This past weekend a new and exciting exhibition opened at the Rijksmuseum in Amsterdam. For the very first time all 13 of George Hendrik Breitner's so called Kimono Girls are on view in the same room. By displaying all the Girl in a Kimono works together, combined with the preliminary studies in the form of drawings, sketches and photographs, as well as Breitner's easel and paint box, the exhibition gives an impression of the way in which the painter went about his work in his studio on the Lauriergracht in Amsterdam.

His favourite model in these series is a young girl named Geesje Kwak and from entries in his sketchbook and photos, we know that it was Geesje who posed for the painter between the ages of 16 and 18. Photographs such as the one below show Breitner's way of work: by taking pictures of his models and the scenes he wished to paint, he was able to capture every day life on the streets of Amsterdam, before painting them in his studio.

Breitner (1857-1923) spent some time in Paris in 1884, where Japonism dominated the fashion scene and Breitner was fascinated by Japanese art. During that time, Japanese evenings were also held in the Netherlands and Japanese prints were exhibited, which were a big source of inspiration to Breitner. The current exhibition shows 2 stunning 19th century kimono's similar to the ones in the paintings, but unfortunately the red, blue and white ones owned by Breitner himself have been lost in the past.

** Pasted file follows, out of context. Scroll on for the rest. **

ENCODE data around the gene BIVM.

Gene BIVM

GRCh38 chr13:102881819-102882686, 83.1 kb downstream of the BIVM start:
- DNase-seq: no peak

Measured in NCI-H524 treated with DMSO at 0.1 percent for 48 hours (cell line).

The delicate paintings and personal photographs and objects take us back to the moment Breitner saw Geesje: you almost feel like an intruder watching these Kimono Girls change clothes, sleep and put on their jewellery. Nevertheless, do not miss this great opportunity to see all the paintings together, because some of them are part of private collections and you may not be able to get this close again!

Definitely a VanGoghle Must See, February 20 until May 22 2016 at the Rijksmuseum in Amsterdam.

More articles

Daily Discovery

Daily Discovery at Art Breda

Daily Discovery

Daily Discovery at Daatselaar Antiquairs

Current events